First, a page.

|Year : 2021 | Volume
| Issue : 3 | Page : 115-116
Women in orthopaedics: The missing wow factor
Ganesh Singh Dharmshaktu, Ishwar Singh Dharmshaktu
Department of Orthopaedics, Government Medical College, Haldwani, Uttarakhand, India
|Date of Submission||06-Nov-2021|
|Date of Acceptance||23-Nov-2021|
|Date of Web Publication||20-Dec-2021|
Dr. Ganesh Singh Dharmshaktu
Department of Orthopaedics, Government Medical College, Haldwani - 263 139, Uttarakhand
Source of Support: None, Conflict of Interest: None
|How to cite this article:|
Dharmshaktu GS, Dharmshaktu IS. Women in orthopaedics: The missing wow factor. J Orthop Dis Traumatol 2021;4:115-6
|How to cite this URL:|
Dharmshaktu GS, Dharmshaktu IS. Women in orthopaedics: The missing wow factor. J Orthop Dis Traumatol [serial online] 2021 [cited 2022 Aug 20];4:115-6. Available from: https://jodt.org/text.asp?2021/4/3/115/332948
Diversity in the workplace, with its proven benefits, has become a desirable asset for any successful enterprise and health-care system is not an exception. Orthopedic surgery has always been associated with a glaring low representation from women in residency and faculty positions alike, making this discipline the least diverse of all surgical specialties. In fact, with only 14.9% of women residents, orthopedics is at the lowest of all specialty rankings the world over. The lower interest or participation is so abysmal that many outreach programs and scholarships have been instituted to attract attention and interest in many developed nations. These initiatives are conspicuous by their absence, so far, in developing countries with even more skewed ratios.
The scholarship programs with financial rewards to attend orthopedic meetings or seminars have been established in the USA. One of the fellowships, Ruth Jackson Orthopedic Society (RJOS), includes participation in the annual RJOS and American Academy of Orthopaedic Surgeons meeting. A study to understand whether the number of winning students actually converts into the orthopedic specialty concluded that the initiative was helpful in this purpose. Not only 65 (80%) women out of 83 winners from the year 2003 to 2016 enrolled in residency, but 44.9% of those who could not win also chose orthopedics. Perry initiative is another program with an objective to provide a targeted program or early mentorship. Mentorship has been found to play a crucial role in developing interest and influencing career choices., Right nudge and direction also helps overcome impediments and mental demons. A recent study, first of its kind, highlighting issues faced by Indian women in orthopedics, suggested gender bias, discrimination in promotion, and leadership vacuum as key issues that need systemic changes to encourage a more inclusive workforce and quality representation. Less than five women at the time of study were in a leadership position in a highly populous democracy. The article stated that women making for just 1% of orthopedic workforce, with most being trainees, is indeed a sad state of affairs. Their constitution of the Indian Women Orthopedics group with its 221 members is, however, a welcome respite. What was more satisfying is their majoritarian reaffirmation of the fact that women need better representation in orthopedics.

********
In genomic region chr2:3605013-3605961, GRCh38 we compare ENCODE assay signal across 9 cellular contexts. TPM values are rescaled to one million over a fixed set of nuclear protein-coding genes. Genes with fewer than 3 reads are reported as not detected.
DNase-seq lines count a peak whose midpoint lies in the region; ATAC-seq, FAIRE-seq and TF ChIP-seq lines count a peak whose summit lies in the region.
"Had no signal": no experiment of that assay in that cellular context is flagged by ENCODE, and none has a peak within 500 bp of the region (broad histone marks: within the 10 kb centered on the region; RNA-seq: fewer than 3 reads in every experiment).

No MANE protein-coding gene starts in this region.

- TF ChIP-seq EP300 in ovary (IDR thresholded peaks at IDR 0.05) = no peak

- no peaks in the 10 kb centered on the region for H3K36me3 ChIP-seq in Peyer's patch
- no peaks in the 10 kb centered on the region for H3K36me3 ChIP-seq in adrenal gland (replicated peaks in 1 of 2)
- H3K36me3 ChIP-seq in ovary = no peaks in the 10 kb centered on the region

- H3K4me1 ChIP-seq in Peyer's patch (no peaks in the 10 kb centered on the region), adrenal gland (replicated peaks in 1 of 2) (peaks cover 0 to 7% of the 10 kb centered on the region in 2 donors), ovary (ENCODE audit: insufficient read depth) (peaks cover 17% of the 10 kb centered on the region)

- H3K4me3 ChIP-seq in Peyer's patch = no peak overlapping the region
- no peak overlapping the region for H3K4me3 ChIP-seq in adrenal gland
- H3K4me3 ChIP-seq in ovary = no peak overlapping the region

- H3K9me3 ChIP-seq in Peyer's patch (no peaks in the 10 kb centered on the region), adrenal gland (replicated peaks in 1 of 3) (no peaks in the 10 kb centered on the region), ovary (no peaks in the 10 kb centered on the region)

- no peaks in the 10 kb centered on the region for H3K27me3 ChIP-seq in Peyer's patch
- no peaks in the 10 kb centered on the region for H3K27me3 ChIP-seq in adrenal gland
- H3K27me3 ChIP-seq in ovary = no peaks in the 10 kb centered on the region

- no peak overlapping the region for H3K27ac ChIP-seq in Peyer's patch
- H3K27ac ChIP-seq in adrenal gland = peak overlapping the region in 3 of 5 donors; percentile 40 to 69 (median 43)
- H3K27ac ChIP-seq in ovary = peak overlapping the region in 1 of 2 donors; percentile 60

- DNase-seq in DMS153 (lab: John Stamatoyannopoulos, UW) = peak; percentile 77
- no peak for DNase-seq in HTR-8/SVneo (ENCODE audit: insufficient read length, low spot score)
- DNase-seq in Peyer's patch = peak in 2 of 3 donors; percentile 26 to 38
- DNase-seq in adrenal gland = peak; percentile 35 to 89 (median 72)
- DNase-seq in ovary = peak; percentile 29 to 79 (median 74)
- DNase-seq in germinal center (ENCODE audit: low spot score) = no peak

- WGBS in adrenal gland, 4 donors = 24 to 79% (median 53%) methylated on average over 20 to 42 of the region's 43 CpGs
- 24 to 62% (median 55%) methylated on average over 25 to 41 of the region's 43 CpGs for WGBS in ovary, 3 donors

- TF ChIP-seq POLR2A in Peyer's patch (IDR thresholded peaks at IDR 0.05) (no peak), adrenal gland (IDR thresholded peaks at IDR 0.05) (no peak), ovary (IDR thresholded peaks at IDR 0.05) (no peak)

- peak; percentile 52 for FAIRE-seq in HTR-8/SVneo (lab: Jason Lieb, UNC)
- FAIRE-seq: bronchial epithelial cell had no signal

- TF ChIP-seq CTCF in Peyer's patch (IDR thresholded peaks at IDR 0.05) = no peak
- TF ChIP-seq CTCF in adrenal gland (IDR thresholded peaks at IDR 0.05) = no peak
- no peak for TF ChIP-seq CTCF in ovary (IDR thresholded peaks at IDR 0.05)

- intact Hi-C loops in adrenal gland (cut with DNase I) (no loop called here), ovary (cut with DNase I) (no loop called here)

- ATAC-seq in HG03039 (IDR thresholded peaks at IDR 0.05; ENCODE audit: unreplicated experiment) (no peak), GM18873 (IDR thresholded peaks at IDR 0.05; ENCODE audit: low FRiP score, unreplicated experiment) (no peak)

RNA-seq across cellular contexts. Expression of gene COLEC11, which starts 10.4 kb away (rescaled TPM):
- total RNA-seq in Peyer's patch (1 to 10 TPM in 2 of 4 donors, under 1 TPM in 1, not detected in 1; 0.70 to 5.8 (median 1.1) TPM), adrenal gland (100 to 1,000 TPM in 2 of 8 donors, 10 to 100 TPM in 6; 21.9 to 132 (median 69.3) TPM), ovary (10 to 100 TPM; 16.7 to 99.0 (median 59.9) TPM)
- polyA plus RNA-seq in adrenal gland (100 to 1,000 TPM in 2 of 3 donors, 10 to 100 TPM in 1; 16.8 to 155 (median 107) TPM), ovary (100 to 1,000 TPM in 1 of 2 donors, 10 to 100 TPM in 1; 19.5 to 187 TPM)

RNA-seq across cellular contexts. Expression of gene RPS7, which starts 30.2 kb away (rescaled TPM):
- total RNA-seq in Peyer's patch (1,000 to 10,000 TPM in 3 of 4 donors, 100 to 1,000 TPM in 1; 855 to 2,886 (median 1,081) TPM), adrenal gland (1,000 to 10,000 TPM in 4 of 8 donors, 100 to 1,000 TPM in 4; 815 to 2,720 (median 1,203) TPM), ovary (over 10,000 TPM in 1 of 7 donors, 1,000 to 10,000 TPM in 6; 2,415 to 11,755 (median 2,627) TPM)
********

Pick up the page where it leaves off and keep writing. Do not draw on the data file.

The year 2020–2021, marred by the impact of continuing COVID-19 pandemic, had one positive trend in medical education in the form of virtual events, webinars, and conferences. One such notable webinar series called WORTHY webinar series by Women Orthopaedic Surgeons of India Collective Empowerment was well attended and praised on popular web platform OrthoTV. The event was held in memory of the birth anniversary of Dr. P. K. MullaFeroze, a first lady orthopedician from India. It was reiterated in the event that more than 200 registered women orthopedic surgeons in India need to stand out with constructive leadership.
The international orthopedic arena also witnessed the formation of women-specific groups voicing for their better representation in various international fora. One such recent organization is Women in Orthopedics Worldwide, a collective of leaders of women in orthopedics standing for equity and inclusion. The association also organized their first symposium in August 2021 online on YouTube. Another noteworthy initiative is an organization called the International Orthopaedic Diversity Alliance, with a similar objective of inclusion, diversity, and inclusion by visionary leaders within the specialty. Their membership is free, and their objective of mentoring is not only limited to women but also open to underrepresented communities. Their appeal as action steps to be adopted in institutions to support diversity and inclusion is simple and should be promoted.
Indian orthopedic associations, as of now, have no scholarship or support system placed to help generate interest or provide appropriate assistance to undergraduate medical girls. In recent years, though, we are witnessing more female postgraduate student enrollment in orthopedics which reflects a similar trend by Indian women in various disciplines of medicine or other uncharted territories. The orthopedics shall also gain from a set of fresh eyes and vision with far-reaching positive reverberations as the engagement of spirited women flourishes. The other disciplines have reaped rich dividends with women on board. Orthopedics, a field associated with burgeoning complexity and technical innovation, do need feminine touch and bold makeover to remain relevant. It would be remarkable for Indian orthopedic fraternity to rise to the occasion and seek unity in diversity.
Financial support and sponsorship
Conflicts of interest
There are no conflicts of interest.
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